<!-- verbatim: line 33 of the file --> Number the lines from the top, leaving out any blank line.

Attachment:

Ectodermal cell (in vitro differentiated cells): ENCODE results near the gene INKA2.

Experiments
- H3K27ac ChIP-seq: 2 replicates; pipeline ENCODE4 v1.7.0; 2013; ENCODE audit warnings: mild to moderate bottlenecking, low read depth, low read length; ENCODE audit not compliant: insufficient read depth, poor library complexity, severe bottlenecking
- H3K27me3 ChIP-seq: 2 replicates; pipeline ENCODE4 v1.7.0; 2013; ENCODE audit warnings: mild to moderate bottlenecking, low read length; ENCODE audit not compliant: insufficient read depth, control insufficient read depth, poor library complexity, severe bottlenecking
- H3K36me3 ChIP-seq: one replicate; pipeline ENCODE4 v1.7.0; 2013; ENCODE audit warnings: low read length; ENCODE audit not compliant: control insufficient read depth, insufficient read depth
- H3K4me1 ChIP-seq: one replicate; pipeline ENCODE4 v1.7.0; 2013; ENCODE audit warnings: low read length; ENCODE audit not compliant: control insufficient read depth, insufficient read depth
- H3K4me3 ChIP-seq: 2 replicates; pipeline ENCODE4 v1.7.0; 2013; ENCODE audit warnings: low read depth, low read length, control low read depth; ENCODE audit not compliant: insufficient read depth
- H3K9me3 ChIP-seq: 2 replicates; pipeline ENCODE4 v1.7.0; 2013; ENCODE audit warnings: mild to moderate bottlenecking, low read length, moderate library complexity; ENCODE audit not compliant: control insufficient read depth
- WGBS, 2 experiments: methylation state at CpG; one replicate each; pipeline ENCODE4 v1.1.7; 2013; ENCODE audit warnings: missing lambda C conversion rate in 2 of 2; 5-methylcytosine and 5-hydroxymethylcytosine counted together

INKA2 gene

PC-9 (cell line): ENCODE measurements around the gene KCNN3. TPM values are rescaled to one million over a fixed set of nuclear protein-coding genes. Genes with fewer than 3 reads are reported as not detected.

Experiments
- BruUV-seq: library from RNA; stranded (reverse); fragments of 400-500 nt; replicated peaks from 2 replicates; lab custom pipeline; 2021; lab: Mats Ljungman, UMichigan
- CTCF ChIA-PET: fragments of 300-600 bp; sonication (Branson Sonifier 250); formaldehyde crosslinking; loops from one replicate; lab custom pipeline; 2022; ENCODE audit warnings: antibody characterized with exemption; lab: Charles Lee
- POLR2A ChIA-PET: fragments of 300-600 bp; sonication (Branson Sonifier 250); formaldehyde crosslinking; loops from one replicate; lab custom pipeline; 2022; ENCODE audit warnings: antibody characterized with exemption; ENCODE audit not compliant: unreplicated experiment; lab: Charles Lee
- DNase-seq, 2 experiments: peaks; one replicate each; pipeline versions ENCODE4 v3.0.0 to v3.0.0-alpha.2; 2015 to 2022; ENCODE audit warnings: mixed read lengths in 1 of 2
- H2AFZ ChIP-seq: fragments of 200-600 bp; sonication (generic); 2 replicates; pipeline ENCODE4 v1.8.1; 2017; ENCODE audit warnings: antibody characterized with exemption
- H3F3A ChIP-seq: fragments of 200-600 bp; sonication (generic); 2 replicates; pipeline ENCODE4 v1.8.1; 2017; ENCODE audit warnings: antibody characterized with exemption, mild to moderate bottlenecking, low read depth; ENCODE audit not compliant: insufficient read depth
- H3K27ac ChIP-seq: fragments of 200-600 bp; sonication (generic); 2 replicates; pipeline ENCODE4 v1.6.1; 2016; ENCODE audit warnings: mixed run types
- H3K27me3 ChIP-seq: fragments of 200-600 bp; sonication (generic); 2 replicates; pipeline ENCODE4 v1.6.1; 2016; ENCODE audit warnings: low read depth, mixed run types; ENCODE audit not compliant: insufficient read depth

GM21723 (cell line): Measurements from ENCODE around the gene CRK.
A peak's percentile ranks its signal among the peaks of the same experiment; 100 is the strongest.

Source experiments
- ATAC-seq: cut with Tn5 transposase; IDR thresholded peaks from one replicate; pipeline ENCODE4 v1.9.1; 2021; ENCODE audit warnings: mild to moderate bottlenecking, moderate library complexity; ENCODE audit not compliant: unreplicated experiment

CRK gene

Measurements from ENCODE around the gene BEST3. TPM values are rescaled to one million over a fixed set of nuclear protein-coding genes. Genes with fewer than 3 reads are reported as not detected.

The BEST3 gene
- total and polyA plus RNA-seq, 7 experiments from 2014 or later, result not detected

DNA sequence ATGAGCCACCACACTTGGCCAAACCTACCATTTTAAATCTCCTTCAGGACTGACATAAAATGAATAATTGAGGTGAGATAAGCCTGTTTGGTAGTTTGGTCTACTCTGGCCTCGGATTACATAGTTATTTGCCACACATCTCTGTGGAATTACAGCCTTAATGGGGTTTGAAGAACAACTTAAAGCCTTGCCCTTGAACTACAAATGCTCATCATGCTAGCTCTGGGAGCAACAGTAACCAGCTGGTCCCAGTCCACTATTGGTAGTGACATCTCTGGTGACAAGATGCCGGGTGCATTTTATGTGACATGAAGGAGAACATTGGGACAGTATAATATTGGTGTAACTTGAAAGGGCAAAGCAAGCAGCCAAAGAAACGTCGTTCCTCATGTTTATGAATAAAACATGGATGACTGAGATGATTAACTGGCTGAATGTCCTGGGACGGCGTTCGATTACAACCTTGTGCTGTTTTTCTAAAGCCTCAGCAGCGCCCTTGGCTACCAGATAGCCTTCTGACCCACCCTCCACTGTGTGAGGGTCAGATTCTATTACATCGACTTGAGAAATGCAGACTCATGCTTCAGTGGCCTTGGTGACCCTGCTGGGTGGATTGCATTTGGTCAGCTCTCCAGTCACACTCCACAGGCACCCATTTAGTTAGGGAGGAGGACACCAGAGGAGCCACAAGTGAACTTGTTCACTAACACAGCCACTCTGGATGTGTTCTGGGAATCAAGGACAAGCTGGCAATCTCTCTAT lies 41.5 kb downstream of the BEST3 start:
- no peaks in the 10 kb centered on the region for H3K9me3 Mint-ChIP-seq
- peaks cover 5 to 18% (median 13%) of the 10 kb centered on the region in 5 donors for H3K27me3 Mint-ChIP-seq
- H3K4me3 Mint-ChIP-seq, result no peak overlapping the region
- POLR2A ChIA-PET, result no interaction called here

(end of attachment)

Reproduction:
- POLR2A ChIA-PET, result no interaction called here